The meeting dates for the CTU Women's Council in 2012
February 16th; May 4th; August 10th ; November 9th
The CTU Women's Council Workplan and Priorities for 2011-2012:
Active union participation and recruitment; union women's leadership; elimination of violence against women; strengthening equity and socal justici; building political awareness and forging alliances and networks.
The CTU Women's Council produced this flier to identify the important issues for working women this election. Six issues were identified : Improved paid parental leave, Raising the minimum wage towards 2/3rds of the average wage, Ensuring equal pay for work of equal value, A decent standard of living for children and families/ whanau, Quality affordable early childhood education and Strong public services.
140 CTU women trade unionists met on the 19th and 20th of June 2011 at the CTU Biennial Women’s Conference for an inspiring and energising conference. The conference was opened by Helen Kelly President of the CTU, who spoke on the CTU election campaign and Union Change. Helen reminder the delegates that Governments have a choice even in tough economic times and the choices they make can make the difference. Other key speeches were from Judy McGregor, EEO Commissioner: Women at Work Diversity, Inclusion But where is the Equality? Mich Elle Myers from the Maritime Union of Australia (MUA) spoke on the No Silence; No Violence Project that the MUA have led; Suzanne Hammond of the Community and Public Services Union ( Australia) looked at how Australia women are doing on pay and employment equity- I’m All Right Jill.
Other key notes were Christine Ross of the Pubic Services Association: Constructing Workplace Democracy-Women’s Voice in NZ Public Services and Jane Parker and Julie Douglas: The Role of Women’s Groups in New Zealand, UK and Canadian Trade Unions in Addressing Intersectional Interests.
Delegates at the conference developed priorities which will become the work plan of the CTU Womens’ Council over the next two years:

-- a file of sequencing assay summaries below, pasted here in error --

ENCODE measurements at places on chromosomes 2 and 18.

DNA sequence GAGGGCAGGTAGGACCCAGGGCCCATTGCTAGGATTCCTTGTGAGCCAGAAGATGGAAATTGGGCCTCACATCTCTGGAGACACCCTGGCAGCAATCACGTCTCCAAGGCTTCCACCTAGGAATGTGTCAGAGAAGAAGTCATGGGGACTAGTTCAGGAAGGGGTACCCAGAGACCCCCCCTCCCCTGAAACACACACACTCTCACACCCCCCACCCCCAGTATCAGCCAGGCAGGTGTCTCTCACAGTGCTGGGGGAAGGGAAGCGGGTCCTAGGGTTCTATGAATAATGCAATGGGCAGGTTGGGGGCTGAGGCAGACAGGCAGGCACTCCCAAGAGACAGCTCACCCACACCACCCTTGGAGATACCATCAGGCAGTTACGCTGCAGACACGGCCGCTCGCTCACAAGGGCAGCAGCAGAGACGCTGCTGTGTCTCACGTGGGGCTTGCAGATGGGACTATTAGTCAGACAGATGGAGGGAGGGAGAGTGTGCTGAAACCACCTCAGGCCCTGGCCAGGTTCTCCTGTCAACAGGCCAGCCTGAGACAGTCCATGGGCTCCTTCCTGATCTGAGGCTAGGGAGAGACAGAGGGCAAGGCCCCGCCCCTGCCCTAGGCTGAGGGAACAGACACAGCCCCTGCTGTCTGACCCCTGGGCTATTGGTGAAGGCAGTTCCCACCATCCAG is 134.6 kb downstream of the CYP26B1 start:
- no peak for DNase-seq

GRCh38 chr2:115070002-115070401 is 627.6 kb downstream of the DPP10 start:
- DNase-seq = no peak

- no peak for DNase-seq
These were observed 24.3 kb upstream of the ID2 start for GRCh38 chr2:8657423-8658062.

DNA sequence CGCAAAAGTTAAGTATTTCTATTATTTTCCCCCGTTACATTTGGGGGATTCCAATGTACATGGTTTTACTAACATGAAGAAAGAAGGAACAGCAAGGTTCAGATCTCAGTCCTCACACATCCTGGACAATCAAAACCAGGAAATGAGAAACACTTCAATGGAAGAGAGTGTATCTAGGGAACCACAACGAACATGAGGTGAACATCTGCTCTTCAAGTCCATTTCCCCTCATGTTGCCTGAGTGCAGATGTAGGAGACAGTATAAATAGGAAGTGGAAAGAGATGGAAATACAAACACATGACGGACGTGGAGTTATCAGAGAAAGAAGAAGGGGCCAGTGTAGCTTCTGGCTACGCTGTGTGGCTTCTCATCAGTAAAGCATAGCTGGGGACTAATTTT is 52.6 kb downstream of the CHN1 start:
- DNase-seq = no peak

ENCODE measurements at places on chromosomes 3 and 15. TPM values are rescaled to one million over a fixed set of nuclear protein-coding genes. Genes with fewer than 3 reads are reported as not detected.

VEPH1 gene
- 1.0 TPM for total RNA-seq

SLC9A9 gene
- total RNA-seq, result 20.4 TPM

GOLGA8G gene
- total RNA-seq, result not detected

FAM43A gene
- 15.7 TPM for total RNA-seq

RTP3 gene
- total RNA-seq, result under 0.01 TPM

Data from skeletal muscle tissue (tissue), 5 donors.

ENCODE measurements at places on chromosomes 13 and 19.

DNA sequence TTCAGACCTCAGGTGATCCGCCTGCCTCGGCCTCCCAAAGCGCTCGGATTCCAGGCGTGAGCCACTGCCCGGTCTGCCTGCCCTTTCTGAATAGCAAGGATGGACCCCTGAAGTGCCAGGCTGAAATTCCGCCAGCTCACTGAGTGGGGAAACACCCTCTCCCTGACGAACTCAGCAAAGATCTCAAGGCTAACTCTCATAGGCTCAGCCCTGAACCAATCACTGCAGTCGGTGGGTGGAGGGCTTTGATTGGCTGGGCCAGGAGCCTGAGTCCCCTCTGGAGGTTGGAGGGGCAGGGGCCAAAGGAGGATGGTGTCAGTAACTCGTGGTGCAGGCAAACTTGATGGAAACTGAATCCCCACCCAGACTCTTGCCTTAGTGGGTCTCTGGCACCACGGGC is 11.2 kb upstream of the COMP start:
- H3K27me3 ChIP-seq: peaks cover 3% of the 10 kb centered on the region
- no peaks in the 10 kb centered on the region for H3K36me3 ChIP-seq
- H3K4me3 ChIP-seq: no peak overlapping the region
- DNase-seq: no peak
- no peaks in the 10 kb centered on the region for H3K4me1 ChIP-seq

- Active participation and recruitment of women in unions and workplaces
- Build women’s leadership in workplaces, unions and the wider community
- Create workplaces based on dignity and respect, free from bullying and harassment
- Raise political awareness and education to achieve change for women
- Work to achieve a socially just society, including valuing women’s work and early childhood education
- Campaign for Pay Equity and Effective Legislation.
For further information or any conference presentations or papers please contact the CTU or your women’s council delegate.
How are women represented in the CTU?
Through the CTU Women's Council. The Women's Council is a formal part of the CTU structure with women representatives from each of the affiliated unions, Te Runanga o nga Kaimahi Maori, Kometi Pasefika, Out@Work and StandUp.
The Council meets regularly throughout the year and sets goals that guide its activity. It elects two co-convenors who have speaking rights at the CTU National Affiliates Council. The Council holds a biennial conference with representatives from all CTU unions (see story on the 2009 conference below). It has representatives on the National Advisory Council on the Employment of Women and the New Horizon's for Women Trust. The Council also liaises closely with the National Council of Women and the Ministry of Women's Affairs.
Council Meetings in 2011
The Council meetings for 2011 are:
- 11 February
- 5 May
- 30 September
- 17 November
Dates for 2012
Contact the Council co-convenors.
The Council's Goals
The Women's Council promotes and supports the goals set by its annual conference. The current goals of the Women's Council are:
- Enable women workers to utilise quality flexible working hours legislation
- Promote working women's issues by developing and supporting strong effective networks
- Promote work rights and unionisation for women
- Develop political awarenes, activism and leadership of union women
- Acheive fair pay and address low pay and pay and employment equity
The CTU is committed to action on pay and employment equity on all fronts: political, industrial and campaigning. Unions are not alone in calling for pay and employment equity and the CTU and CTU unions are part of the Pay and Employment Equity Coalition. The Coalition holds regular events around the country. To find out what's happening and to join in visit the Coalition's webpage or the CTU’s pay equity campaign page. The TEU pay equity campaign page also contains useful information about pay and employment equity and links to the pay equity campaign pages of other unions. The Human Rights Commission has produced a useful self assessment and monitoring tool that allows companies and organisations to work out whether they have a pay equity problem and identify what they can do about it.